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5 Goals I’m Setting For My Business In 2014 – Forbes

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We’re all guilty of it. We set our resolutions on the 31st of December, jazzed to make progress in our personal and professional lives, and then, by the middle of January, we’re bored. Our goals, which had once seemed so within reach, have suddenly become infinitely far away. It’s no wonder that a mere 8 percent of people follow through on their New Years goals, according to University of Scranton research.

This year, rather than giving up preemptively, I propose we reset our resolutions and revive our excitement.

Here’s How To Reset Your New Year’s Business Resolutions, And This Time, Make Sure They Stick

Write your goals down.

Writing your resolutions down is the first step to taking them seriously. While it’s great to brainstorm goals, without writing down your mission, focus fades and continuity begins to decrease. Putting pen to paper forces you to focus, and to identify the specific goals that you are working toward.

In our company, we have a goals board. Everyone gets to set professional and personal goals each year. We broadcast the goals on a formal wall for the entire office to see. Whenever I walk into the office and see my own goal, it reminds me to take action. Our brains work subconsciously to help us accomplish our mission when we keep our resolutions top-of-mind. What’s more, it makes me happy — it’s exciting to so much optimism and ambition, and a reminder of how much there is for each of us to look forward to.

Be realistic with your expectations.

Whether it’s about weight-loss or ROI-growth, setting unattainable goals doesn’t help your success, it hinders it. Set goals that, though they require hard work and perseverance, are, in fact, doable. It’s better to set a smaller goal that can be expanded upon than something you feel you’ll never actually reach. If you aim to increase your bottom-line, think about what strategies you can use to hit that revenue goal. Pick a number; a realistic number. Going from 100K to 100 million in sales will not happen overnight. Think about the most important things that will impact your business that with hard work and effort, you can actually achieve.

Establish milestones to track success.

A year is a long time to stay focused. Here’s where the planning comes into play. If you fail to plan, you are, in essence, planning to fail. Think about what success looks like short term and keep yourself motivated. Be sure to set key performance indicators for each of the goals you set. Otherwise, how will you know if you’re on track? Give yourself a schedule and monthly (or, weekly, if you’re extra committed) milestones to know that you’re breezing through the things you want to accomplish.

Last year, my goal was to lose 60 pounds.  I would not have been able to accomplish that aggressive goal if I didn’t measure my weight each week (sometimes each day) to keep track of how much I lost, how much longer I had to go, and what roadblocks I had to hoist myself over to come out successful.

Taking these ideas and incorporating them into business, my company will be resetting our goals and pushing through 2014 until we see our desired results.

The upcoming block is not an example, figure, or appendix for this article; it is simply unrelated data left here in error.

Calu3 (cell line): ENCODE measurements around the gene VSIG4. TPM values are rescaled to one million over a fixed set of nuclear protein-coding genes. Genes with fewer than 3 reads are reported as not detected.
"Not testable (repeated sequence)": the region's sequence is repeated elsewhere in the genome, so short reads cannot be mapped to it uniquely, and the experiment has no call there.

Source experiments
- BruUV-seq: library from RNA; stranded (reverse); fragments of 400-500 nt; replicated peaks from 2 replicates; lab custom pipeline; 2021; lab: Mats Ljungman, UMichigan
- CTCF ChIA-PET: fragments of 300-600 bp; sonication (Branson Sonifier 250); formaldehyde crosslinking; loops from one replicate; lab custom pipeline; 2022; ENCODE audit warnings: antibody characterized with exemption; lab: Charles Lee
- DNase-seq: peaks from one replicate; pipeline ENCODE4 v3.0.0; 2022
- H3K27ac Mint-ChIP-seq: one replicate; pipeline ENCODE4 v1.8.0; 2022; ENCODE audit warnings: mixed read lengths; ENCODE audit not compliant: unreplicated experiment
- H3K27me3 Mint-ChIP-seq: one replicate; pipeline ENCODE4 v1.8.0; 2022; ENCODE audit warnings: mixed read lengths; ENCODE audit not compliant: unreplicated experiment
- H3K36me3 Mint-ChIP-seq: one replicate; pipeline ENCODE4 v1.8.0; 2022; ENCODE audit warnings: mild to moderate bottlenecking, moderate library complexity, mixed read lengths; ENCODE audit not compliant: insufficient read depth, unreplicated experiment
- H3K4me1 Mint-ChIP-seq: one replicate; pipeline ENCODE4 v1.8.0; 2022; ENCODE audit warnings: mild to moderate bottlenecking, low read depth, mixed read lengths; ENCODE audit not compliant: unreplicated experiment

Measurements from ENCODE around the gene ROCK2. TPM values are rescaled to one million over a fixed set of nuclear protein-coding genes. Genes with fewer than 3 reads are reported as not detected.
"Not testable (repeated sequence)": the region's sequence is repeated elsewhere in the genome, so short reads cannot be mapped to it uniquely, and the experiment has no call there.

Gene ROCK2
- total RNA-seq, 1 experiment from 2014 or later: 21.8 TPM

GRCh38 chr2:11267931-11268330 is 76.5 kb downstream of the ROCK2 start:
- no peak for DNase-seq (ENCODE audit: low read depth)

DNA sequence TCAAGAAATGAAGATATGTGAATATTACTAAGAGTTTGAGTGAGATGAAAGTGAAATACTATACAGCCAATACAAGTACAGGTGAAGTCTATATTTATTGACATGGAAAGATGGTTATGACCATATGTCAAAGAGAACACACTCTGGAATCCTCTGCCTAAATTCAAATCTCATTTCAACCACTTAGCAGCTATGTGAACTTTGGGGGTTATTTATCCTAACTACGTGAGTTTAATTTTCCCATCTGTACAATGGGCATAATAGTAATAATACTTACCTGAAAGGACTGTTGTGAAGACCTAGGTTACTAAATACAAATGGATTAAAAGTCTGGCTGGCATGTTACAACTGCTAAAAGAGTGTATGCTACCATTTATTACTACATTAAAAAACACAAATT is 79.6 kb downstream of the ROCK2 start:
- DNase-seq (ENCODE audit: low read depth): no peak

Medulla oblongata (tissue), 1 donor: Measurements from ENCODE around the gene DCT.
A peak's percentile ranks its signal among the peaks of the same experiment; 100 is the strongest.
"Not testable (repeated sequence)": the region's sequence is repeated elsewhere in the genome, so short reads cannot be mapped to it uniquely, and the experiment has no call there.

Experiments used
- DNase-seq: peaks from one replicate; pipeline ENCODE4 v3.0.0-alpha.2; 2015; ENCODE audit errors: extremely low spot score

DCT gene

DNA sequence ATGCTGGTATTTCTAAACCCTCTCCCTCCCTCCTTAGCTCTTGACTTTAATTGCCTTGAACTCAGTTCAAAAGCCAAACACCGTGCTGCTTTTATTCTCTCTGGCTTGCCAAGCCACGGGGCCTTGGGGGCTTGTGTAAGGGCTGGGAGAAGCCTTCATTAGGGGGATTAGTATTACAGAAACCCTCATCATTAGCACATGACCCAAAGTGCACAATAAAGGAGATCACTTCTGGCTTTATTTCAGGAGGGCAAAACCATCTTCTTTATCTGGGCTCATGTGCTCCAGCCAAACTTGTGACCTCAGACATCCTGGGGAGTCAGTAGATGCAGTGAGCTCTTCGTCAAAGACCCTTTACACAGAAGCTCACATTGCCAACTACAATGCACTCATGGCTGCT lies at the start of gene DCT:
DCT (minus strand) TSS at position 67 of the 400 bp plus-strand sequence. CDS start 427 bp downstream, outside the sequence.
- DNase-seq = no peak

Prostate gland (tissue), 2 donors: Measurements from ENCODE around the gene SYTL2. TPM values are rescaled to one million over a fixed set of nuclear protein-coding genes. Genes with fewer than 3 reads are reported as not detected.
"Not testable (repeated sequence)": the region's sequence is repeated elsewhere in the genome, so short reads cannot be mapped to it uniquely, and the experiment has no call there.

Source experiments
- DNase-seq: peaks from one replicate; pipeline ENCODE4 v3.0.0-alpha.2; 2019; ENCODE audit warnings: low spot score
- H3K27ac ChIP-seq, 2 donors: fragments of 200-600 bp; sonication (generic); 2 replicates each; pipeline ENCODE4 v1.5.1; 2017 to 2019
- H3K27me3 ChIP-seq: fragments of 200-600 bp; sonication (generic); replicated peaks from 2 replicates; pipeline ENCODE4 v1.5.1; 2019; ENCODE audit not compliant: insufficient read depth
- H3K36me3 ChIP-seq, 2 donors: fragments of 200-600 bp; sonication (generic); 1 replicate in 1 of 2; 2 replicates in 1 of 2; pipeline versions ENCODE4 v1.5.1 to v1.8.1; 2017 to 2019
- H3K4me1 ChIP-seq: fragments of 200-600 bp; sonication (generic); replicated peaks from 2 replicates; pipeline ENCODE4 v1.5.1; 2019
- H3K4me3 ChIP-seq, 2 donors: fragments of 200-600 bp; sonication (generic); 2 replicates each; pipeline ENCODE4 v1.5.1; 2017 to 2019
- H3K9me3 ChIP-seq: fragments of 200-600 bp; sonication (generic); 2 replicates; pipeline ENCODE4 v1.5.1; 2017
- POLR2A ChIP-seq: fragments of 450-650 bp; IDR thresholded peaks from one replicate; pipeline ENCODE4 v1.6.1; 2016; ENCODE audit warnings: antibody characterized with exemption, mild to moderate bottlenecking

Here are 5 Business Goals I’ve reset for my company in 2014:

  1. Adding Value: We want to continue to organize our company to make it more efficient and profitable so that both, our clients and our employees can get more out of their time. Our goal is to increase our corporate value by 200%.

  2. Thought Leadership: We plan to produce and execute four marketing seminars, one per quarter, to help business owners see success by sharing important growth strategies and hosting interactive workshops and webinars.

  3. Business Networking: We’re working to build our Events Division, Business Events NY, to increase reach by 25% and continue widely branding our company. We aspire to host one monthly event for up to 300 business entrepreneurs.

  4. Strong Recruiting: We aim to hire 10 additional experienced marketing professionals that can add to our existing talent-pool and help continue the steady growth of our business.

  5. Quality Sales: We need to define our target market to three major areas. Then, we’ll start marketing to this target the right industries and going deeper with our clients.

Remember, when thinking about your own resolutions, ask yourself:

  • Where do you want to be in 1 year, 3 years, 5 years?

  • With these goals in mind, what will be different for your company? What’s the end-goal?

  • What type of investment can you make to your goals, in regards to time, effort, energy, money? Is it doable?

So, which goals are you resetting this month? By sharing your goals with others, you train to hold yourself accountable.

Let me know in the comments box below!

Joe Apfelbaum brings more than thirteen years to the online business, technology and marketing community. Serving as CEO and Co-Founder of Ajax Union, www.ajaxunion.com, he has been featured on Fox Business Network and Fox Business News and was selected by Google as a Certified Google Trainer. Today, Joe produces a weekly web series called GrowTime, where he teaches budding entrepreneurs about business, marketing, and technology. Meet Joe in person at one of his upcoming #NYCSeminars. Check out www.ajaxunion.com/events.